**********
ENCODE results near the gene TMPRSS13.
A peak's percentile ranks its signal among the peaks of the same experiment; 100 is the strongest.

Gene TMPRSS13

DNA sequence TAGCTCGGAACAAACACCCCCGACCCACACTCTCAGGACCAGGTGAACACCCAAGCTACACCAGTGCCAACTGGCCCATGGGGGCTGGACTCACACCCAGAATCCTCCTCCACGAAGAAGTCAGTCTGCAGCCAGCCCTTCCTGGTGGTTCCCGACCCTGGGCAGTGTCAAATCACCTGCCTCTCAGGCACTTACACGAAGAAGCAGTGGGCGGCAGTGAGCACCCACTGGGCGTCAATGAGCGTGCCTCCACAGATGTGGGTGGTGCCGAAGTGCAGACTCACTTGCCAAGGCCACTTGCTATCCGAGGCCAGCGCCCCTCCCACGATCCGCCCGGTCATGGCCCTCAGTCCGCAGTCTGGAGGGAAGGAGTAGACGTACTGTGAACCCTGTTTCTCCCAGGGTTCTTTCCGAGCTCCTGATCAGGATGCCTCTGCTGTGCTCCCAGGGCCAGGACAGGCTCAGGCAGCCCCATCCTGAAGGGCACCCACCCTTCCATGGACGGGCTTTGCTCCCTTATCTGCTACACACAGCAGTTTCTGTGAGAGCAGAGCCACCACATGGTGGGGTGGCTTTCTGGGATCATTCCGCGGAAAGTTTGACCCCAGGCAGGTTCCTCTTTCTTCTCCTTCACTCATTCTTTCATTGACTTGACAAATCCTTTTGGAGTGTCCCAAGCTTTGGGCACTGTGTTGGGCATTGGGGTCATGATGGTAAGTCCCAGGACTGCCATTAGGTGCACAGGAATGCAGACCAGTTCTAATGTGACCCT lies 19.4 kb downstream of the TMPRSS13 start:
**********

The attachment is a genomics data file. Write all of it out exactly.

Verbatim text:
ENCODE results near the gene TMPRSS13.
A peak's percentile ranks its signal among the peaks of the same experiment; 100 is the strongest.

Gene TMPRSS13

DNA sequence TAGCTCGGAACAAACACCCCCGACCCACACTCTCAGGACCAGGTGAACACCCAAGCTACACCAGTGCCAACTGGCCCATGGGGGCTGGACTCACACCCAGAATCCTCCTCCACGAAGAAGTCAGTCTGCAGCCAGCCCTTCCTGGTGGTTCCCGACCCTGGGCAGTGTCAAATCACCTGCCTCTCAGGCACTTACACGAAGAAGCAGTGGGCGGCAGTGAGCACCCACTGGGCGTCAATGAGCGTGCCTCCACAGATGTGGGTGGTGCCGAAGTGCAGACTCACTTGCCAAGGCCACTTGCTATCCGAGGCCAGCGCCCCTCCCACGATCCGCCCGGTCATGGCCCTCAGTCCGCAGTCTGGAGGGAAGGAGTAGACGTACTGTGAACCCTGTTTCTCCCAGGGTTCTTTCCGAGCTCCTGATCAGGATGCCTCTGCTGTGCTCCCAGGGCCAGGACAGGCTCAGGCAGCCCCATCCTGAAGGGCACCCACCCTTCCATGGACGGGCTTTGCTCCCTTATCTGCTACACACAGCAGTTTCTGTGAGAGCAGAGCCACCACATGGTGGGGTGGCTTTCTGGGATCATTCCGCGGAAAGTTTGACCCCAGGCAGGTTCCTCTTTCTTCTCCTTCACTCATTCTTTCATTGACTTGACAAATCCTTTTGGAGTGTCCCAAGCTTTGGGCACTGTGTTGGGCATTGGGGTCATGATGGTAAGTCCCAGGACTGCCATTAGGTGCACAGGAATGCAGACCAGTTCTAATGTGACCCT lies 19.4 kb downstream of the TMPRSS13 start: